The Aeros defeat the Hamilton Bulldogs in Game 7 to win the 2003 Calder Cup.



October 7, 1994 Houston Aeros Inaugural Game Roster & Game Notes



The 3rd Intermission – Andrew Ferraro’s Aeros Blog 

International Hockey League Media Guides

International Hockey League Programs



1994-2000 Houston Hotshots

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Continental Indoor Soccer League (1994-1997)
World Indoor Soccer League (1999-2000)

Born: September 24, 1993 – CISL expansion franchise
Folded: February 2001


Team Colors: Red & Black

Mascot: Pico De Goalie

Owners: Giorgio Borlenghi & Alfredo Brener

CISL Championships: None


The Houston Hotshots were an expansion franchise in the Continental Indoor Soccer League for the league’s sophomore season in the summer of 1994.   The CISL was a successor league to the Major Indoor Soccer League (1978-1992), which popularized the sport of indoor soccer, but failed to find a sustainably business model and folded in July 1992.  Two MISL clubs – the Dallas Sidekicks and San Diego Sockers – joined the CISL.  A key difference from previous indoor leagues was the the CISL played during the summertime.  Many of the league’s investors were arena operators and/or NBA owners who were looking to fill empty summer dates in their buildings.

The Hotshots owner was Houston real estate developer Giorgio Borlenghi.  He owned the club for all six seasons of its existence.

During the CISL years (1994-1997) the Hotshots played in the old Houston Summit.  Announced attendance hovered in the 6,000 – 7,000 per game range during all four seasons.  The Hotshots appeared in the CISL Championship Series in back-to-back seasons, losing to Monterrey La Raza in 1996 and to the Seattle Seadogs in 1997.

Shortly after losing the 1997 CISL Championship Series, the Hotshots, the Dallas Sidekicks and the Portland Pride pulled out of the CISL in November 1997.  This caused the league to fold on December 23, 1997, although several former CISL members quickly regrouped to form the Premier Soccer Alliance, which played a short, low-profile season in the summer of 1998.

Borlenghi and the Hotshots sat out 1998, but returned in 1999 as members of the World Indoor Soccer League, which was the new name of the Premier Soccer Alliance.   As part of the relaunch, the Hotshots moved across town to the smaller Reliant Arena (formerly known as Astroarena).  The fans didn’t follow and the Hotshots drew poorly for two seasons of play in the WISL in 1999 and 2000.  Houston’s average draw of 2,887 per match in 2000 was the worst figure in the seven-team league.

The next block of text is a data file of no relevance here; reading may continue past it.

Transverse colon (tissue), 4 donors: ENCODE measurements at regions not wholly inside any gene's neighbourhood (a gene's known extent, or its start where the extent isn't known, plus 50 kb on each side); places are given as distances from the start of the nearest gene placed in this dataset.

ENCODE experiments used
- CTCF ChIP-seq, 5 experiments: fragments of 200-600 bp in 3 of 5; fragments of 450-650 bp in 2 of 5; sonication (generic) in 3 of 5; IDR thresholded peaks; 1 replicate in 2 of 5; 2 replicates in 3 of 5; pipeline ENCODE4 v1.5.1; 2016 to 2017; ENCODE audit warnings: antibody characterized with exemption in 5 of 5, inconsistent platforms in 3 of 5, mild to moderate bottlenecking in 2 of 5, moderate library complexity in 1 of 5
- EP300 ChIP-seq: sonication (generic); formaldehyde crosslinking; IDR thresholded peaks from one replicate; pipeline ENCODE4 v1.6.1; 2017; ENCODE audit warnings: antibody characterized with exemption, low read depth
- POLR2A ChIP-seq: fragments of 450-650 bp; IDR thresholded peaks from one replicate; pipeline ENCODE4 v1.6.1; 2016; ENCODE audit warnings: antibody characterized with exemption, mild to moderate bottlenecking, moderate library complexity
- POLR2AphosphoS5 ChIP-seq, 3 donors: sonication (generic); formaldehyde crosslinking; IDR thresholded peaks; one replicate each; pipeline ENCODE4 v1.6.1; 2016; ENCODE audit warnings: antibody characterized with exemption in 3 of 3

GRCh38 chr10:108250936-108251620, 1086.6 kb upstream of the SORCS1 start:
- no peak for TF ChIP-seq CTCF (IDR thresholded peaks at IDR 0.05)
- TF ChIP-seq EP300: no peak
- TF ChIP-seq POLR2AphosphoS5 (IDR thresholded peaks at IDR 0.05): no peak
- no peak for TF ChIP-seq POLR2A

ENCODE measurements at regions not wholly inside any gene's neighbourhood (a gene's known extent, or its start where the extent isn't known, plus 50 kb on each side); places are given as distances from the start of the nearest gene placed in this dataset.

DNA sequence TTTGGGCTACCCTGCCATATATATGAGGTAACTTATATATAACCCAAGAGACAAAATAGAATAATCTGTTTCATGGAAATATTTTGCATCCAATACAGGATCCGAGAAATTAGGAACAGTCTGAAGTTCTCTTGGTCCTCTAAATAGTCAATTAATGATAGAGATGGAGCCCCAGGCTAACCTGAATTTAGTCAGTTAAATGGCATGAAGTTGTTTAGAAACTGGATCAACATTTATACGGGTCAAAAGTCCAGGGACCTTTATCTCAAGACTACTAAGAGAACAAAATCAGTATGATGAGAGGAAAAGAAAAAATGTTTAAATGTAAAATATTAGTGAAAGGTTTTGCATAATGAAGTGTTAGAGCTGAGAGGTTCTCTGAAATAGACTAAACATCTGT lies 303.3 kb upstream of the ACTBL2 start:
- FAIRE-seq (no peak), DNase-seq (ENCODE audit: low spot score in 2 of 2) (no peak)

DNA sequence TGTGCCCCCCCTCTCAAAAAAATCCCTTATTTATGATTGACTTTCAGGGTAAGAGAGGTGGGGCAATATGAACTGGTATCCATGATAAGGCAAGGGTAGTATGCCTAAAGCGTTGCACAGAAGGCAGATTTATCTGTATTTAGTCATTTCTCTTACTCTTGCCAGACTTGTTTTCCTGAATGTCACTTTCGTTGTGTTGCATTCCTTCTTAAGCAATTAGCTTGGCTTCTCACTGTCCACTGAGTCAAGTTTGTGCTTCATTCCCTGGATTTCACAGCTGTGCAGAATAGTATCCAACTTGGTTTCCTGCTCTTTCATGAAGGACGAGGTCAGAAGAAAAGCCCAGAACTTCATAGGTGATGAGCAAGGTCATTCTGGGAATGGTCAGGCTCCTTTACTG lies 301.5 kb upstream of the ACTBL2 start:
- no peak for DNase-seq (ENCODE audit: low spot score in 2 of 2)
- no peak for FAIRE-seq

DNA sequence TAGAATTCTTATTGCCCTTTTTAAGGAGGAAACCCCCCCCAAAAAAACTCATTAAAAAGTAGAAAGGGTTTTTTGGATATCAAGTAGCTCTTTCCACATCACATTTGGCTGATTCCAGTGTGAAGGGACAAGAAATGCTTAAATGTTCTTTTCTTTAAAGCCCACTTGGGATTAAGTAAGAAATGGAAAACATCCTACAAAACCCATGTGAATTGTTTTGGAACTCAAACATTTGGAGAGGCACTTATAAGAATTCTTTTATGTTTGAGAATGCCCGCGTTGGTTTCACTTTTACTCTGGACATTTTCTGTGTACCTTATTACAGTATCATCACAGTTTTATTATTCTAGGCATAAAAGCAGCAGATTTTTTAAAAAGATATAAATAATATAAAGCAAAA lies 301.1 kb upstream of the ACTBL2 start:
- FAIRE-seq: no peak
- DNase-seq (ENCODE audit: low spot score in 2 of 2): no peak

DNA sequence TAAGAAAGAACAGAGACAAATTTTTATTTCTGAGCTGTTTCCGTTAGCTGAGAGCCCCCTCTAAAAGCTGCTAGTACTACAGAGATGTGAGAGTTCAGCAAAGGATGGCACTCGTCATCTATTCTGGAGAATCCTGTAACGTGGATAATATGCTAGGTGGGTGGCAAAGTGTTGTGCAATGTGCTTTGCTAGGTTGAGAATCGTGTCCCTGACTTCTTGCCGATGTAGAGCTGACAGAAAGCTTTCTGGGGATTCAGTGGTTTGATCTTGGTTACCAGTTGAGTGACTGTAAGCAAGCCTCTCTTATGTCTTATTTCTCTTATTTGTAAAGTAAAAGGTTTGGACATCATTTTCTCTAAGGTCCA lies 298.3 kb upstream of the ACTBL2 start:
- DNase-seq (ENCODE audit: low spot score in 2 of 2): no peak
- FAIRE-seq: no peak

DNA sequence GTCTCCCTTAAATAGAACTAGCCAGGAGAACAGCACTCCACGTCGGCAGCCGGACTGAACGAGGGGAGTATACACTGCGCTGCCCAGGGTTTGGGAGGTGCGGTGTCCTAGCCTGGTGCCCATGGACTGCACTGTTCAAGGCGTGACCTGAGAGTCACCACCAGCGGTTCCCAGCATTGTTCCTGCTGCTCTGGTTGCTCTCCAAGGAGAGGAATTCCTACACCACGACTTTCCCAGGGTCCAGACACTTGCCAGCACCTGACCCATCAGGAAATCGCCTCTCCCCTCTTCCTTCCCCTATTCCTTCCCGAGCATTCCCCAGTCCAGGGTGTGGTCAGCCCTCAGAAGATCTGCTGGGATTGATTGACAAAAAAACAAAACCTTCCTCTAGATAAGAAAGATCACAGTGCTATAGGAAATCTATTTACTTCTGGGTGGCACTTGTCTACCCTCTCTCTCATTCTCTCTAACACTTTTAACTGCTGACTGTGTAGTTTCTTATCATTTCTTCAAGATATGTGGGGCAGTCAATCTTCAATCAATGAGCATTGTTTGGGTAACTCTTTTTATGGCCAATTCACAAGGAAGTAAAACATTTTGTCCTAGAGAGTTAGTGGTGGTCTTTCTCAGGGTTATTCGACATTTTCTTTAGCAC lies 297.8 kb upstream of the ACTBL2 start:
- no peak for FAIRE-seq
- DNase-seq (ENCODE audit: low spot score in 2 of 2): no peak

In February 2001, Borlenghi folded the club, citing lack of fan, sponsor and media interest.

Odds n’ ends… a young midfielder named Diego Maradona played for the Hotshots for a few seasons in the mid-90’s.  He was the nephew of the Argentinean legend of the same name….the Hotshots mascot was named Pico de Goalie.


Houston Hotshots Video

Hotshots vs. the Pittsburgh Stingers at the Summit. September 17, 1995

1996 Hotshots highlights video excerpt



Continental Indoor Soccer League Media Guides

Continental Indoor Soccer League Programs

1994 Houston Hotshots Final Statistics on

1995 Houston Hotshots Final Statistics on



1978-1980 Houston Angels

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Houston AngelsWomen’s Professional Basketball League (1978-1980)

Born: 1978 – WPBL founding franchise.
Folded: Postseason 1980


Team Colors: Powder Blue & Dark Blue

Owner: Hugh Sweeney

WPBL Champions: 1979


Trivia question: what city won the first ever championship for women’s professional basketball in the United States?

Answer: Houston, Texas, where the Houston Angels captured the league title during the inaugural season of the Women’s Professional Basketball League in April of 1979.  The WPBL was the first attempt to create a fully-fledged pro league for women. It lasted three seasons from 1978 to 1981.  The Angels managed to hang in there for the first two only.

At the WPBL’s inaugural draft at Essex House in Manhattan in July 1978, the Angels selected UCLA star Ann Meyers with the #1 overall pick.  But Meyers declined to sign with the league, preferring to remain an amateur for the 1980 Moscow Olympics (which the U.S. subsequently boycotted).  Meyers would later join the WPBL’s New Jersey Gems for the league’s second season in 1979-80.